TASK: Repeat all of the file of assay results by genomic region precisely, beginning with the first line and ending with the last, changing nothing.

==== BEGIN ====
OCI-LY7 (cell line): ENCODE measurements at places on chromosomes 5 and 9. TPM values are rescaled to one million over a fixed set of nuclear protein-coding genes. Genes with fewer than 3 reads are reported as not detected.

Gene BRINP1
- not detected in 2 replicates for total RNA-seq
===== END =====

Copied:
OCI-LY7 (cell line): ENCODE measurements at places on chromosomes 5 and 9. TPM values are rescaled to one million over a fixed set of nuclear protein-coding genes. Genes with fewer than 3 reads are reported as not detected.

Gene BRINP1
- not detected in 2 replicates for total RNA-seq